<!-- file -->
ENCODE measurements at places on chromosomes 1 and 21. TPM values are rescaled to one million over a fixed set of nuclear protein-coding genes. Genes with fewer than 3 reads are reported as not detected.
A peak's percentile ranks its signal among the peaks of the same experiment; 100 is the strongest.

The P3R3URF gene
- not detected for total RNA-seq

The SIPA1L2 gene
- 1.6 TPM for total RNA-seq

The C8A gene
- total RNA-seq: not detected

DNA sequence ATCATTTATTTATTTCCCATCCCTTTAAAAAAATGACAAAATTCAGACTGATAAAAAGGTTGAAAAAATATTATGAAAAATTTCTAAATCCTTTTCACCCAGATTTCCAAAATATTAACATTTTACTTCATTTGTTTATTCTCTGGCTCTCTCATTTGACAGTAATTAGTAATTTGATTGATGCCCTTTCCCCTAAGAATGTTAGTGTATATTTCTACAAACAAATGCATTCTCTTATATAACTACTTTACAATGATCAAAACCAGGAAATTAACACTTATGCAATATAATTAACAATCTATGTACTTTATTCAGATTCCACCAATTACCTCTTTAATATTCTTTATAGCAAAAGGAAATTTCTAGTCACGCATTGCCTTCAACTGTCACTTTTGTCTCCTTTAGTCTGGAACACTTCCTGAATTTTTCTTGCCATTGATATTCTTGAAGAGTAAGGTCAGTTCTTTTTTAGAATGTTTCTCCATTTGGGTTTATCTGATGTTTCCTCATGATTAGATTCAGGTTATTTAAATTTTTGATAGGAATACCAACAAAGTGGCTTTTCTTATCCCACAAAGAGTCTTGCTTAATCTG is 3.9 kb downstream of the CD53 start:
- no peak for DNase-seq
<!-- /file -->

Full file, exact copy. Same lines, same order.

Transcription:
ENCODE measurements at places on chromosomes 1 and 21. TPM values are rescaled to one million over a fixed set of nuclear protein-coding genes. Genes with fewer than 3 reads are reported as not detected.
A peak's percentile ranks its signal among the peaks of the same experiment; 100 is the strongest.

The P3R3URF gene
- not detected for total RNA-seq

The SIPA1L2 gene
- 1.6 TPM for total RNA-seq

The C8A gene
- total RNA-seq: not detected

DNA sequence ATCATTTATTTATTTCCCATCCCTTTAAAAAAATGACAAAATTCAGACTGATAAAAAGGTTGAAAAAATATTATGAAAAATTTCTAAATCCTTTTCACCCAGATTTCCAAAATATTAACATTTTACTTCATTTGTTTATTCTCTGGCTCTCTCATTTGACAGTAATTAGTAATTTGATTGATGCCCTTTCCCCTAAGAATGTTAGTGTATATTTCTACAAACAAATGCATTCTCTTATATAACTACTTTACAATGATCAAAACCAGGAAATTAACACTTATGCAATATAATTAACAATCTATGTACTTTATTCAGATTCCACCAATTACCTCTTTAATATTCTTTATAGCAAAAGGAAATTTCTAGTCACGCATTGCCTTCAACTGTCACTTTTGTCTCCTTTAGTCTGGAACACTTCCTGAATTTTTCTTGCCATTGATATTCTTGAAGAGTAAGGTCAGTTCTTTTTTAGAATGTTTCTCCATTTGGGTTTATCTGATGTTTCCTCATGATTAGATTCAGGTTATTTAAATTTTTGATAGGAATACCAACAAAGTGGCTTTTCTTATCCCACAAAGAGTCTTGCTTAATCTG is 3.9 kb downstream of the CD53 start:
- no peak for DNase-seq